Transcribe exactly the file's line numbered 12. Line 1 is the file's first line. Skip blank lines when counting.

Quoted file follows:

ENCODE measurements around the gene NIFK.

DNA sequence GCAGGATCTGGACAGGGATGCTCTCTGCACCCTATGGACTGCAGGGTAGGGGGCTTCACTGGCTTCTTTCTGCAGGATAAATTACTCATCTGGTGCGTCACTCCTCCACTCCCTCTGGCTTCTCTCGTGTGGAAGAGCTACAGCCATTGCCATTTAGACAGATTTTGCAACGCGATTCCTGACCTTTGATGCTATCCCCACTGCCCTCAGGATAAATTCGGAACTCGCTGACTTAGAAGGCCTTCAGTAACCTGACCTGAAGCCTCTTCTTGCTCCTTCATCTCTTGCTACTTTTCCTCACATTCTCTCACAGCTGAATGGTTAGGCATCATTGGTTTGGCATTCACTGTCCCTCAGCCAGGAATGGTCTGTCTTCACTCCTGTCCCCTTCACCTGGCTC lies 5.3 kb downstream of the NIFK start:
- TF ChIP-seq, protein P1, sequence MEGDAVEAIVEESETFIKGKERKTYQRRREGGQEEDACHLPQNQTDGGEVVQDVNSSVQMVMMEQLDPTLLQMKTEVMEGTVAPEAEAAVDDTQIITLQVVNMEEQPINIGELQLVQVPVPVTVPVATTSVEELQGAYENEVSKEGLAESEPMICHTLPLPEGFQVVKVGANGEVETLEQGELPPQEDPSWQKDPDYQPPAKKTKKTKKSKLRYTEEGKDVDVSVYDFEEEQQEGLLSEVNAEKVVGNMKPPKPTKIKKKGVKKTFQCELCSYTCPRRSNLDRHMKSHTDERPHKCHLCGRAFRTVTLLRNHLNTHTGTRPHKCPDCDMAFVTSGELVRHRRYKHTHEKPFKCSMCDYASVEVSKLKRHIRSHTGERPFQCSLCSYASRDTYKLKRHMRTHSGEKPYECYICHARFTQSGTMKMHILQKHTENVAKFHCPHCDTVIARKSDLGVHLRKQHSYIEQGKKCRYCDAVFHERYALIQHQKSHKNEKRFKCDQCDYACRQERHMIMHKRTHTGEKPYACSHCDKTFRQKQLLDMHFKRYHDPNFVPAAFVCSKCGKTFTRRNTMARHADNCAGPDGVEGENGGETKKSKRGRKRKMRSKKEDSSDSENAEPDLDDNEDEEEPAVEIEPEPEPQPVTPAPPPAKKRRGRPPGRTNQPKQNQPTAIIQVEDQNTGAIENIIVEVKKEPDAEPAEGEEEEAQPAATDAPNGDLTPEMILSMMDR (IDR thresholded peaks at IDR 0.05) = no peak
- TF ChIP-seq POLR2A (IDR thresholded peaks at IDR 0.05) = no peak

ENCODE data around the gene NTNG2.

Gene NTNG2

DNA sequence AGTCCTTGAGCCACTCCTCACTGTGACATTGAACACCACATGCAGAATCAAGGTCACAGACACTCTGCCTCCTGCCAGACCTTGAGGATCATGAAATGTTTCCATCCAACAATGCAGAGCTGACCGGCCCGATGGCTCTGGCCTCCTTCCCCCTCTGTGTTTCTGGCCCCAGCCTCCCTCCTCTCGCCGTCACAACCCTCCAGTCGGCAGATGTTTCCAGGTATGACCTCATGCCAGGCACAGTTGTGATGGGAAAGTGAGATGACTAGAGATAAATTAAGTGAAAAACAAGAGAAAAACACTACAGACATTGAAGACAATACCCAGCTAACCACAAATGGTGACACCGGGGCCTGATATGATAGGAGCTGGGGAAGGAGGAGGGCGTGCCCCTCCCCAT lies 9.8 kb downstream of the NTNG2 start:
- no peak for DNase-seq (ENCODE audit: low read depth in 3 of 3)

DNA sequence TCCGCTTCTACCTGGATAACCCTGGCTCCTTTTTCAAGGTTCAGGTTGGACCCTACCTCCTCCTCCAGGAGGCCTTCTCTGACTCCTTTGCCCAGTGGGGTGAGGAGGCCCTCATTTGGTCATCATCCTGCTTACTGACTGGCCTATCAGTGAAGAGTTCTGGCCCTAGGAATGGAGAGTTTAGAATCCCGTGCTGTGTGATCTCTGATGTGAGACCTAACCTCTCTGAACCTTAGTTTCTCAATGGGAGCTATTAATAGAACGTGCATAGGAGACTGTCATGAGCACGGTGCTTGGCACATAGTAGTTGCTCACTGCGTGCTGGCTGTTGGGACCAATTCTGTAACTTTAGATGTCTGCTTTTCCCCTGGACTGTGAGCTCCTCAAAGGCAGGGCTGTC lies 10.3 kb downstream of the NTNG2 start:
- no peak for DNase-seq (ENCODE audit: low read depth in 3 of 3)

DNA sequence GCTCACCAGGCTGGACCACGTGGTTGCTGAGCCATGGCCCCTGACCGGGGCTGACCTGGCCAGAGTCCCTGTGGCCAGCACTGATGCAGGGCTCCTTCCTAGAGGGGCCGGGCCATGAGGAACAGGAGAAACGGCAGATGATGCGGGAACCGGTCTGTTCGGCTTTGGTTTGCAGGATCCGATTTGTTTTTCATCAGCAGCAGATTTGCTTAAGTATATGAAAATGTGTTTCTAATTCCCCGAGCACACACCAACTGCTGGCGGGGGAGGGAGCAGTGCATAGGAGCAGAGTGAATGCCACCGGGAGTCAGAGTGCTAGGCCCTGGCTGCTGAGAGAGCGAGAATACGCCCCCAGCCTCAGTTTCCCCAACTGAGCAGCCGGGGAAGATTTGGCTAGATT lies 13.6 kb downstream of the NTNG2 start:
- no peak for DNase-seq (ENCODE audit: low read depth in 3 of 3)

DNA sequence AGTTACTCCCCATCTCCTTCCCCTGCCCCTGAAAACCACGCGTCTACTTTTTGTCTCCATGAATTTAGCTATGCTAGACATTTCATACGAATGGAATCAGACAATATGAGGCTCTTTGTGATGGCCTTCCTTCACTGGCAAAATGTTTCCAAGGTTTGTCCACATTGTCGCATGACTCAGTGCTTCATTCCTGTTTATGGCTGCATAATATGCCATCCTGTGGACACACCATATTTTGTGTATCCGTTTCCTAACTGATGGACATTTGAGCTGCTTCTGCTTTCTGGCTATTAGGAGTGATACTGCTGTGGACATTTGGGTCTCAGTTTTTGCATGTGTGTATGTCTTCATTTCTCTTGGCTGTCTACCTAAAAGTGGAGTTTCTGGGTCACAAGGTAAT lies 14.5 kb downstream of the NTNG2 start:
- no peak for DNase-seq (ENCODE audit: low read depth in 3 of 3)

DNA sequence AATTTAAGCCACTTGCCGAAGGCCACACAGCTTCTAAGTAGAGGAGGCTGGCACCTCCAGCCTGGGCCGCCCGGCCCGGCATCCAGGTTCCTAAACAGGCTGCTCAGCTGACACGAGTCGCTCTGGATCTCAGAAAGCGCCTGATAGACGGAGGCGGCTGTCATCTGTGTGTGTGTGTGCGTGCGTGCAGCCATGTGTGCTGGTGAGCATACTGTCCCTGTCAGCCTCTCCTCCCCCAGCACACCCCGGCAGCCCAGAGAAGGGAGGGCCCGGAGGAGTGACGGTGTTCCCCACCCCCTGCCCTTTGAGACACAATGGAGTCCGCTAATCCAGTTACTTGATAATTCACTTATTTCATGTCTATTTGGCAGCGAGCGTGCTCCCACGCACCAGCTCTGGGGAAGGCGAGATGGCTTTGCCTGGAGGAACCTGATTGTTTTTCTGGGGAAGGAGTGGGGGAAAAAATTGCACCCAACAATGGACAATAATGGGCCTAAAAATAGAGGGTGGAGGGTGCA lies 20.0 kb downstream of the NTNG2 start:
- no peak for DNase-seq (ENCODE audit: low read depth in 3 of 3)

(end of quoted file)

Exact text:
- no peak for DNase-seq (ENCODE audit: low read depth in 3 of 3)